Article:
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Interview

With just one week to go until the opening of the 2019 Future of Contact Centre conference, we sit with speakers to hear an insight into their industry and what you can expect to learn from their case studies. Today, we are joined by Scarlett Bayes, Industry Analyst at the Service Desk Institute…

Can you tell us more about what Service Desk Institute do?

The Service Desk Institute represents 800 member organisations and 3500 individual members, and is regularly in touch with 30,000 service desks around the world. We regularly produce blogs, whitepapers, and reports, reviewing trends that affect the industry and the impact they’re having.

We have held events and conferences in the UK for over 30 years, and last year we also held conferences in Mexico and Dubai, not to mention our annual world-wide virtual conference, Shine. We also have our Global Service Desk Standard which we offer a certification programme for, as well as various training courses, both in-person and online, and recruitment services.

What do you think is the biggest factor affecting contact centre performance at the moment?

We’re seeing a major shift of focus surrounding the customer experience; service desks, IT in general, and the wider business are beginning to place more importance on ensuring their employees are happier at work and can perform to their best ability. A massive part of this involves IT being reliable and meeting their needs or expectations. For that to happen, contact centres are having to be much more mindful of what their customers want, whether it’s less downtime, more support channels, faster incident resolution, or better quality of service, so I’d say that customer demand is having a big impact on contact centre performance right now.

What do you think the future looks like for the contact centre?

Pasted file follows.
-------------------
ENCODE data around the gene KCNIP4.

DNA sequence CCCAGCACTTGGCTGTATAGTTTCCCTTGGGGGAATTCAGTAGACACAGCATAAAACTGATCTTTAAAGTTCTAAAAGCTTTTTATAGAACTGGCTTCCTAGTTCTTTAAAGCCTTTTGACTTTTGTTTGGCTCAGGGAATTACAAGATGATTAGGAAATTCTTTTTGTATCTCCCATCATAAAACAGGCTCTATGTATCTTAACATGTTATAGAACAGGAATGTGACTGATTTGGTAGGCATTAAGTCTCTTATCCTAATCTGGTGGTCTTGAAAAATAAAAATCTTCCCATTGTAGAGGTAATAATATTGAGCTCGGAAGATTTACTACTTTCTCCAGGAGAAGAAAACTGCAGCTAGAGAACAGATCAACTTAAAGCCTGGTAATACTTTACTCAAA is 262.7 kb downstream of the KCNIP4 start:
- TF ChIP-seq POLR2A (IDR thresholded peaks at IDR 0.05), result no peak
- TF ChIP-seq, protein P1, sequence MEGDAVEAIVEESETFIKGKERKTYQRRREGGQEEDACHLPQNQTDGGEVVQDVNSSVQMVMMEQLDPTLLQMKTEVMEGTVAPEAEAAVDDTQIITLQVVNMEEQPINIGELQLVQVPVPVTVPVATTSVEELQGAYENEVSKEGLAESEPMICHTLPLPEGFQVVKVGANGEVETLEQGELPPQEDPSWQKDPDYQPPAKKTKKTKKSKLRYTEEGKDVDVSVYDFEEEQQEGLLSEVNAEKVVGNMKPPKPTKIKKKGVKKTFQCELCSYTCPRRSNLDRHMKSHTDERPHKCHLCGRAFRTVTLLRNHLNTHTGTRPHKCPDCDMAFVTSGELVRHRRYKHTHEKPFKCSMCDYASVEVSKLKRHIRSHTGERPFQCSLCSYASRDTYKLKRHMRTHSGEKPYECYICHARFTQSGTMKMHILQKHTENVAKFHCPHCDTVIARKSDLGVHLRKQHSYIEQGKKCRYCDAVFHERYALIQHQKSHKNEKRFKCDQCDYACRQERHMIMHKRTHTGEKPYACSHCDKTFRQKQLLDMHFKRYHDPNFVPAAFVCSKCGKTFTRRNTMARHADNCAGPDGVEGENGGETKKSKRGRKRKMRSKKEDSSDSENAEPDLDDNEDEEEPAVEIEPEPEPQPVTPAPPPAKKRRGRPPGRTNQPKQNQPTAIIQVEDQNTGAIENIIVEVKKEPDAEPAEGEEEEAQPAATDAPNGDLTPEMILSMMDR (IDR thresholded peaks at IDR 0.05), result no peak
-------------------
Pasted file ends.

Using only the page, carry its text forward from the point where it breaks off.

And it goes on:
I would say that what we’re going to see changing the most is the responsibilities and role of the contact centre and support staff. As technologies continue to develop and become able to take on more cognitive tasks, this will free support staff to take on more technical, valuable roles within IT or perhaps the wider business.

Ultimately, I expect that in the future, potentially 5, 10, or even 15 years from now, the role first line support will be fulfilled by technologies like self-service, chatbots, and virtual agents, and customers will be empowered to try to find resolutions to their issues before logging a ticket. Self-diagnosing and self-healing tools which can maintain infrastructures may even eliminate much of the root causes of incidents, making the need for a customer to contact the service desk a rare event. As such, the roles humans fulfil will evolve overtime to adjust to the changes that technology is bringing.

The research that SDI have carried out is great! Could you give us any sneak previews on the results you’ll be presenting on at the Future of the Contact Centre Conference?

I don’t want to give too much away, but the report which my presentation is based around resulted in some very interesting statistics. For example, a higher proportion of service desk professionals find more value in Customer Experience metrics rather than more traditional performance measures, like first time fix. This is really interesting because this doesn’t necessarily translate into all areas of the service, but it exhibits that many service desk professionals recognise the value in becoming more customer-centric.

What are you most looking forward to about the event?

My company and my industry mostly look at IT service desks, so I’m most interested in hearing the journeys and stories of types of contact centres which I’m not usually exposed to, because it will give me a much wider perspective of the support functions there are. Specifically, I’m excited to see the similarities and differences between industries and hopefully learn some useful advice to share with our customers.